|About the Book|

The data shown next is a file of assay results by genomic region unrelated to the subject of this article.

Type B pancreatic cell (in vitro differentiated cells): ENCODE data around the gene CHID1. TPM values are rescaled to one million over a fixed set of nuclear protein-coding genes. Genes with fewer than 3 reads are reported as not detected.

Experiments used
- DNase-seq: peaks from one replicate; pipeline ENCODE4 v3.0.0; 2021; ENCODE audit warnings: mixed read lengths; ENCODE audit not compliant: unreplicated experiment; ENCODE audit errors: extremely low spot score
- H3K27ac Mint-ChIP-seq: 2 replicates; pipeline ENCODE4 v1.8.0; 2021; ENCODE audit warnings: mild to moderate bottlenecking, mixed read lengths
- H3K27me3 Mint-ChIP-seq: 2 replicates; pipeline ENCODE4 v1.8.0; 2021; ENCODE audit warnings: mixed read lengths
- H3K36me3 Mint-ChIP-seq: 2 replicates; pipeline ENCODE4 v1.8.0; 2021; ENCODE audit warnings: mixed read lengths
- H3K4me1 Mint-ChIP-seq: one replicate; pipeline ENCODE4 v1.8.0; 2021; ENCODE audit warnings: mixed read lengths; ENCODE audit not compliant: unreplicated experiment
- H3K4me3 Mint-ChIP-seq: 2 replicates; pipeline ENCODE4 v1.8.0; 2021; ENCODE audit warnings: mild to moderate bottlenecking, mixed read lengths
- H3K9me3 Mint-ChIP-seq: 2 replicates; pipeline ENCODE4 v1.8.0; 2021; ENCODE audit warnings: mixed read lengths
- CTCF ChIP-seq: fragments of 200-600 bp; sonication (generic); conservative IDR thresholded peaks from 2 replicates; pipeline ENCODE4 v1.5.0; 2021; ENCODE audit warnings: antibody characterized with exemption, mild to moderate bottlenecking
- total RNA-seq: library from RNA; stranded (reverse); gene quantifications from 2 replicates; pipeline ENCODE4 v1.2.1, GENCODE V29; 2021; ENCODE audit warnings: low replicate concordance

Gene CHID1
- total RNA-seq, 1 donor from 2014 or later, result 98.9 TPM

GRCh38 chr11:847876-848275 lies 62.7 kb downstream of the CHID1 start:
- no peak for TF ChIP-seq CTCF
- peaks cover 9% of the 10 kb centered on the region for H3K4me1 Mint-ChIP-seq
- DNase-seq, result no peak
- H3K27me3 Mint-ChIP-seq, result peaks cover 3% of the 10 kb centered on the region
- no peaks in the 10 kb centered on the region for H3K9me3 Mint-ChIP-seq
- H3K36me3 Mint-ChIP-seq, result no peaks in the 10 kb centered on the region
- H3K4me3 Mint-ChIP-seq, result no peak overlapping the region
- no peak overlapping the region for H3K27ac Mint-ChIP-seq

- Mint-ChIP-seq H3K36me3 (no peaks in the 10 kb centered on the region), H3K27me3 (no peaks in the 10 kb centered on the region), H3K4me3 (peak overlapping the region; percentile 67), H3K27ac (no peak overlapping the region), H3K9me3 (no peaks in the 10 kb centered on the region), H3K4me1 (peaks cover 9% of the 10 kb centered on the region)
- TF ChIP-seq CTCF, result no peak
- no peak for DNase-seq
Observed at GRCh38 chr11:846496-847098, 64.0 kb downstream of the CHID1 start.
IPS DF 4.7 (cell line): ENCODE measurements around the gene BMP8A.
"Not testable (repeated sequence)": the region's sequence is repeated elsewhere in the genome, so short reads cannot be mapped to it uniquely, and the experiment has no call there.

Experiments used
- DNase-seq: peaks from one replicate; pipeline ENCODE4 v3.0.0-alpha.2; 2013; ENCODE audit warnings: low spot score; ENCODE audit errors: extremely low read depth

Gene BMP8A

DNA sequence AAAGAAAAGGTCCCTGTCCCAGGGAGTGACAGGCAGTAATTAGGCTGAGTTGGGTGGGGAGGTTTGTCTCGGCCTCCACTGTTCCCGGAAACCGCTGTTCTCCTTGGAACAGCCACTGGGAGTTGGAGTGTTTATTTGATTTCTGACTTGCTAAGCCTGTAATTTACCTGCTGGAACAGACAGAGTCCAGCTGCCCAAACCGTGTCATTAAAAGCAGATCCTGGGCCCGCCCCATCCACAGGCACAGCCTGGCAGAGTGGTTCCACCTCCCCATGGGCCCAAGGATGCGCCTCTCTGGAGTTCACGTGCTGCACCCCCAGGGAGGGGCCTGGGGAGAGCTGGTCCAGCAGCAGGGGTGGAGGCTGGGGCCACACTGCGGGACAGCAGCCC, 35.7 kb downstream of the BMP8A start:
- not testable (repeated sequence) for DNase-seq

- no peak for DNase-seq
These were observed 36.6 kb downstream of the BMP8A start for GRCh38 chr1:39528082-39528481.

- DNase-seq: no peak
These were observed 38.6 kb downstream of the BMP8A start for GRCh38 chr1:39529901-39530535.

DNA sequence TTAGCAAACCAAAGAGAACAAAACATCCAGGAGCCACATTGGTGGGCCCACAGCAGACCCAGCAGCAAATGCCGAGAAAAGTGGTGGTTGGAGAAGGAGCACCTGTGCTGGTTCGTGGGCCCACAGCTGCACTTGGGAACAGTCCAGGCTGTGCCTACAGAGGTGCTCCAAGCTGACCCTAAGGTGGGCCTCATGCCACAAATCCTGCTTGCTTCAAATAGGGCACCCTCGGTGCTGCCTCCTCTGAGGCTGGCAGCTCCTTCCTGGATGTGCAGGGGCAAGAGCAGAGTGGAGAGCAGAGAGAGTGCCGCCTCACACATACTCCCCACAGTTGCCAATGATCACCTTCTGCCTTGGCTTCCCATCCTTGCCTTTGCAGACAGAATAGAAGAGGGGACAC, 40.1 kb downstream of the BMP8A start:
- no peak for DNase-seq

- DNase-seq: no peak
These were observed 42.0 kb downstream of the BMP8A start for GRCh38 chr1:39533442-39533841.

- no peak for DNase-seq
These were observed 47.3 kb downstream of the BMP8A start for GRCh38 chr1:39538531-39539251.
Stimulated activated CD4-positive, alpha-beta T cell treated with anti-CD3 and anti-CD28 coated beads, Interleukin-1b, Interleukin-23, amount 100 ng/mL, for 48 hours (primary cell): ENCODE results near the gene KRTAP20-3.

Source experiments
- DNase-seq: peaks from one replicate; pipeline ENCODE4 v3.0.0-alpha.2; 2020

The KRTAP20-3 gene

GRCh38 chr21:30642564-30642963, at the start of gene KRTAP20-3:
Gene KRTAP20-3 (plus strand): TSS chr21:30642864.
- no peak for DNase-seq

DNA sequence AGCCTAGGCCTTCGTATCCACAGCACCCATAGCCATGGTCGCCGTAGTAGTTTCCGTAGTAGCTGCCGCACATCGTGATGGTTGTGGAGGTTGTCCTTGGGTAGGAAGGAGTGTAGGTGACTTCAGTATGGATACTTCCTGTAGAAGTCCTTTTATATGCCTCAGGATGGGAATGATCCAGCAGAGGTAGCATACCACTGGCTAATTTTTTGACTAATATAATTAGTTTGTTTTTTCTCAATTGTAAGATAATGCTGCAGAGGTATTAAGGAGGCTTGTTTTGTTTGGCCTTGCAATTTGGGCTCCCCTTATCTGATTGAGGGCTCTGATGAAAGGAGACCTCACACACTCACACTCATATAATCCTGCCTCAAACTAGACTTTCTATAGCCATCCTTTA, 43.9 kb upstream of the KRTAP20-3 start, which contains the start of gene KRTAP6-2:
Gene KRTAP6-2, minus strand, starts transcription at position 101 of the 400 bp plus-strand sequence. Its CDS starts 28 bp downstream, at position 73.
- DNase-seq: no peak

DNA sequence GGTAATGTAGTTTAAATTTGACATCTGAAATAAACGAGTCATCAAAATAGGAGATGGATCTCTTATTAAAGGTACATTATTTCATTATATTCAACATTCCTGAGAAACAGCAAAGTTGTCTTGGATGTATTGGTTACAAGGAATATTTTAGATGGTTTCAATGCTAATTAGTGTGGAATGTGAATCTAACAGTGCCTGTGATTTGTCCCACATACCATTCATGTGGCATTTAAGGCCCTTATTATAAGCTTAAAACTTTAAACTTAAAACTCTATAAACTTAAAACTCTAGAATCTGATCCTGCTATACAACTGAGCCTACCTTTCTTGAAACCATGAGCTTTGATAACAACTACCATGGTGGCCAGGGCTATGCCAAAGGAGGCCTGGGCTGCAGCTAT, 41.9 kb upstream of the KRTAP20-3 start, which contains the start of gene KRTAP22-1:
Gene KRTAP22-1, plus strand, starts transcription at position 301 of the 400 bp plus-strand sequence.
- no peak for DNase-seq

This book recognizes that intense public battles are being waged in the U.S. over the rights of LGB people to form legally and culturally recognized families. Their families are under a kind of sociopolitical scrutiny at this historical moment thatMoreThis book recognizes that intense public battles are being waged in the U.S. over the rights of LGB people to form legally and culturally recognized families. Their families are under a kind of sociopolitical scrutiny at this historical moment that compels us all to take stock of our strategies of family-building and, more broadly, the meaning of family in the U.S. today. Through in-depth, open-ended, qualitative interviews with 61 self-identified lesbian, gay, and bisexual people regarding how they came to have children or remain childless/childfree, this book reveals the challenges posed by homophobia and discrimination and showcases the creative strategies, resilience, and resourcefulness of lesbians, bisexuals, and gays as they build families (with or without children) after coming out. From descriptions of how the early process of coming out affected the desire to parent or remain childfree, to stories about the impact of homophobia and discrimination on the decision-making process, to the dynamics within couples that lead to becoming parents or remaining childfree, to examining how cultural notions of the strength of biology are employed when having children, to accounts of how the closet can be used strategically when bringing children into a family, their voices form the heart of this book. In a sociopolitical context in which gay, lesbian, and bisexual people often have to struggle to access the array of rights and opportunities that are afforded to most heterosexual people without question, addressing the questions raised in this book is an urgent and necessary endeavor.